- Last night, when I was getting into bed I saw the cavalier's head on the dressing-table again; that's the third time in two months, pass the salt would you please?

But exaggerated or not, you have to admit it’s quite entertaining!

There is obviously some mild symbolism of bisexuality in the story of the twins. After all, if they are so identical they can barely be told apart, what different does it make which of them one is attracted to? A few years later, Trefusis would publish her most famous novel, Broderie Anglaise (1935), in which, in veiled but fairly obvious form, she retells with her own unique spin the triangular relationship between herself, Vita Sackville-West, and Virginia Woolf. (As an aside that I found striking, I recently read that it’s entirely possible that neither Vita nor Virginia ever knew of the book’s existence--one might have thought Violet would have sent them copies special delivery, but apparently not.)

If you’re not already familiar with Trefusis, I should mention that she was the daughter of Alice Keppel, whose major claim to fame was being the mistress of Edward VII, from whom, according to ODNB, as a girl Violet would sometimes receive affectionate letters signed “Kingy”. ODNB also reports that “her friend Jean Cocteau remarked that she ‘rolled her hoop with a sceptre’”. Having eloped to the Continent with Vita Sackville-West and been retrieved by their husbands, as told by Vita’s diaries and her son in Portrait of a Marriage, they returned home to collaborate on Challenge, a novel about their escapades, though it was published under Vita’s name alone. Once her days of eloping with Vita were past and she was settled in France, Violet became the lover of Princesse Edmond de Polignac, who was previously called Winnaretta Singer, heiress to the sewing machine empire and apparently an accomplished painter, judging from her gorgeous self-portrait (which I’ve always thought would make a luscious cover for a Furrowed Middlebrow book--just need to find the right one).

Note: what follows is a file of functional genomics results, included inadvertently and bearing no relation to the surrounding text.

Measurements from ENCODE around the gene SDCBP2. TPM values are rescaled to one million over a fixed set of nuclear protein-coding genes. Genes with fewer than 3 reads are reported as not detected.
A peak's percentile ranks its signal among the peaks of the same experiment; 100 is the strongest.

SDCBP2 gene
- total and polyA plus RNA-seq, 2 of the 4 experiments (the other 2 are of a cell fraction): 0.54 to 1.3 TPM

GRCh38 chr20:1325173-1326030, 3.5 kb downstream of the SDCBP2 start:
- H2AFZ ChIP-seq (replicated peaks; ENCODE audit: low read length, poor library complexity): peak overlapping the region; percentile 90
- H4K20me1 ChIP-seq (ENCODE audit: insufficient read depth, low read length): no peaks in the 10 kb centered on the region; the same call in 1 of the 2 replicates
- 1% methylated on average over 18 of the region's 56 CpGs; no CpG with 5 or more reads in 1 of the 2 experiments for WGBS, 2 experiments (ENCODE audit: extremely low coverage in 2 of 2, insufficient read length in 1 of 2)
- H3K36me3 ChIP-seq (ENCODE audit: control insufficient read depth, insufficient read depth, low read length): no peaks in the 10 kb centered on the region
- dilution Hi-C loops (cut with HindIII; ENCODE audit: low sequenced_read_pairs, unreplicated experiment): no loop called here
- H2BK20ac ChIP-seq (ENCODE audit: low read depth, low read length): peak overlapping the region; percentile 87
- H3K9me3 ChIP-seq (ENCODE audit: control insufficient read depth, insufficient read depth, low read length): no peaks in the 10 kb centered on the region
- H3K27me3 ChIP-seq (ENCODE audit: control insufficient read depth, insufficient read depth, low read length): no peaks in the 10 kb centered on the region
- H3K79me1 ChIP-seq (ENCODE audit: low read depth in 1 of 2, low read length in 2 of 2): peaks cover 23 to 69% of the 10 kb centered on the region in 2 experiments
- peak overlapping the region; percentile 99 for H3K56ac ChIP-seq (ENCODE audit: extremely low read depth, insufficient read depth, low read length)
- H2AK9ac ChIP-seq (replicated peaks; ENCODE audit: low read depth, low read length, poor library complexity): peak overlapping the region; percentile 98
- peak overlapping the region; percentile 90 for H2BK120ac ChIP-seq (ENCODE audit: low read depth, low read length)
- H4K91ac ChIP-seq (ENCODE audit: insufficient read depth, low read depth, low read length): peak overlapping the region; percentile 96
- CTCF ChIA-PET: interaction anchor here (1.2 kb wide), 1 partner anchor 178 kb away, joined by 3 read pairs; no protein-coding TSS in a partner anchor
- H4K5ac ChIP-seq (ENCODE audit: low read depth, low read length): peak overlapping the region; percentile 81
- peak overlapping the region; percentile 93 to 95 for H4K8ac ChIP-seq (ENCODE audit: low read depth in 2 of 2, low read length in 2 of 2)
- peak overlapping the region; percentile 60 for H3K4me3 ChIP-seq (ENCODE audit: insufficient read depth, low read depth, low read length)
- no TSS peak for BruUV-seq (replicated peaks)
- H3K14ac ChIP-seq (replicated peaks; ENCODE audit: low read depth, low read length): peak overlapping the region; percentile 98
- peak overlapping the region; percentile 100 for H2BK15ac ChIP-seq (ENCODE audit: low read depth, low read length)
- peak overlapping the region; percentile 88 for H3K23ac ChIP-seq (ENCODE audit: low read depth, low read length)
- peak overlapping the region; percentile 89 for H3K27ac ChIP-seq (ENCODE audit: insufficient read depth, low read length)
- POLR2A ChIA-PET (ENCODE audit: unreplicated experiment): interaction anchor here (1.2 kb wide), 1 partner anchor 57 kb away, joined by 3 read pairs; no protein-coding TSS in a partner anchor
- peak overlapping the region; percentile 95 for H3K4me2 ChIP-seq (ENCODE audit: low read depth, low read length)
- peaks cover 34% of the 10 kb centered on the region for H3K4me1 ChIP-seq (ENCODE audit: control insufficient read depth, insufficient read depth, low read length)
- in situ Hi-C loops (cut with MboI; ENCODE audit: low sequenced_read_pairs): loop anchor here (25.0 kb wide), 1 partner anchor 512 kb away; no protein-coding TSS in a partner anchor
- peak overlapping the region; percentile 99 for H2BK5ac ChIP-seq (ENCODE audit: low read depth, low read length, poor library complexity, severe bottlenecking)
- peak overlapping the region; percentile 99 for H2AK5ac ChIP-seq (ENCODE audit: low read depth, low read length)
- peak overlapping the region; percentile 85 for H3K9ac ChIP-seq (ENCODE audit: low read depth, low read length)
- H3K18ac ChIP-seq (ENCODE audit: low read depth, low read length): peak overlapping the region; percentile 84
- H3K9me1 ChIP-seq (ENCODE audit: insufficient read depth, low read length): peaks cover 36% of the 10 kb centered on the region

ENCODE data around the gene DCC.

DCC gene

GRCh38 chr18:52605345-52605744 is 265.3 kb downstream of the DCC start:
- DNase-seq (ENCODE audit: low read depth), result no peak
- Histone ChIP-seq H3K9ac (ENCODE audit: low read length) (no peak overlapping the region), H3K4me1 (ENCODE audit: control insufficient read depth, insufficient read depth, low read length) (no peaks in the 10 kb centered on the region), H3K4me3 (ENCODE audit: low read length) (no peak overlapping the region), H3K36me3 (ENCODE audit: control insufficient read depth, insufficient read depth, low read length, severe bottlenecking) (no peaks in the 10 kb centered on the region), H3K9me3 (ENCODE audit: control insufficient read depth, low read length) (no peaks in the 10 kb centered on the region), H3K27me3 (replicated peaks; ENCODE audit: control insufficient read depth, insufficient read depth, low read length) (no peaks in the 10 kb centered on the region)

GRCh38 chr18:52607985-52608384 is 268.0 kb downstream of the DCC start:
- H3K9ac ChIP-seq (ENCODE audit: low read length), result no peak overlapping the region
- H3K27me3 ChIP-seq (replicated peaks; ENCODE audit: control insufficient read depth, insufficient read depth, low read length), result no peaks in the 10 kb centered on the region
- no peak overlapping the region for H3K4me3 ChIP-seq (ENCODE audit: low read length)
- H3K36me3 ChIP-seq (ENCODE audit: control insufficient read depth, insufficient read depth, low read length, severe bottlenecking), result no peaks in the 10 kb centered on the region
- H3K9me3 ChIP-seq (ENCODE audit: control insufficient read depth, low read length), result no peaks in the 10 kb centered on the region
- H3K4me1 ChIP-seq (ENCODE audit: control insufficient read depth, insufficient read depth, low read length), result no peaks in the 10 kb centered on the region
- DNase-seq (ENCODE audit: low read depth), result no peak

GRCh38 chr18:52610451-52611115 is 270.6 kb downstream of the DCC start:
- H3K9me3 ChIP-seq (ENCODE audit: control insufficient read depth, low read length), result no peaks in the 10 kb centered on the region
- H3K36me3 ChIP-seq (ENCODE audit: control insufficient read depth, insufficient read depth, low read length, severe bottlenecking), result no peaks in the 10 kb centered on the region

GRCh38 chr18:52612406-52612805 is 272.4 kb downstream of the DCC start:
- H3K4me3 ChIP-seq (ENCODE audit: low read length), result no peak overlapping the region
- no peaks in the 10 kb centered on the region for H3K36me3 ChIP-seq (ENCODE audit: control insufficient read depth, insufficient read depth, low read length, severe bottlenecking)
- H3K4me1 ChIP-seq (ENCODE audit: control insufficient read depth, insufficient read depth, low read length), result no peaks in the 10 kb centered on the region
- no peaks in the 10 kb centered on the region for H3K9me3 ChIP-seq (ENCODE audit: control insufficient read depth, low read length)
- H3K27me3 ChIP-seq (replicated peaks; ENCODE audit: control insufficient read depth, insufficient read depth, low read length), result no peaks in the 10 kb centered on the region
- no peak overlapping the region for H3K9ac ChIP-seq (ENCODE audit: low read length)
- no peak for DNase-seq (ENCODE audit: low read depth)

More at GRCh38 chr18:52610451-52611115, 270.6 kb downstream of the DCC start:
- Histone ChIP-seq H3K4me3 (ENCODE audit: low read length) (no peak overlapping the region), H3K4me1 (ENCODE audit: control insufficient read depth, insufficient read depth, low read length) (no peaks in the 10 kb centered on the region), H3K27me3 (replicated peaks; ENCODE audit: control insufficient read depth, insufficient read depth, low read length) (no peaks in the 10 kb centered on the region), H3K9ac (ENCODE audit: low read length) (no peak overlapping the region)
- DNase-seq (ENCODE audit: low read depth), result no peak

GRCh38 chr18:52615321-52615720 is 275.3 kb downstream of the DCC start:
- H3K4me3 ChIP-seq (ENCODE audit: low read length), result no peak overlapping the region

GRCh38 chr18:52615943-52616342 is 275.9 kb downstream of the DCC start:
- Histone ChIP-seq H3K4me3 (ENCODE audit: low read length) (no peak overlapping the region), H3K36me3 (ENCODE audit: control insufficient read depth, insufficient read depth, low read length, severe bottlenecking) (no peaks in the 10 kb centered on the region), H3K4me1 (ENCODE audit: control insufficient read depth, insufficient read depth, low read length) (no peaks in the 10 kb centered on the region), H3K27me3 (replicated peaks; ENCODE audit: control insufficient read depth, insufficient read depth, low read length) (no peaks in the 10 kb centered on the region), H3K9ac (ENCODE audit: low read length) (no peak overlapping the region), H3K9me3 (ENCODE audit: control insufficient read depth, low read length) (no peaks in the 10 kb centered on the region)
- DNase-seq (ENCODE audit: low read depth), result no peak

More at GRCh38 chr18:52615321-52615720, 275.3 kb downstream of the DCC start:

Apart from Broderie Anglaise and her personal notoriety, Trefusis is probably best known for two of her English language novels, Hunt the Slipper (1937) and Pirates at Play (1950), social comedies set among the aristocracy. I know I read Slipper years ago, but I must re-read it soon, and I’ve just now ordered a copy of Pirates. Then there’s the library copies of Broderie Anglaise and Trefusis’ memoir, Don’t Look Round (1952), on my shelves. Do I expect any of them to be brilliantly structured literary works? No. Do I expect them to be fabulously entertaining, gossipy, vain, and a bit outrageous--yes indeed. Also, next up: must get hold of the brilliant Diana Souhami’s bio of Violet and her mother.

Before I sign off, one more of Violet’s irresistible flights of fancy in describing a woman--this time, a rather poignant one, a woman observed by Sauge on her train from Paris:

Next to them was another English woman but this one was the old-fashioned kind. Enormous. Travelling on her own. Wearing about ten huge, battered gold bracelets that bore the baby-tooth marks of all her children and, with hair as wild as a chrysanthemum, she chased after porters, giving orders in a peremptory but nervous voice. Her sail-like veils floated behind her and, with one hand, she clutched her wreck of a hat. No one found her the least bit funny. Nor did anyone see the pathetic side of this old and stubborn bloom.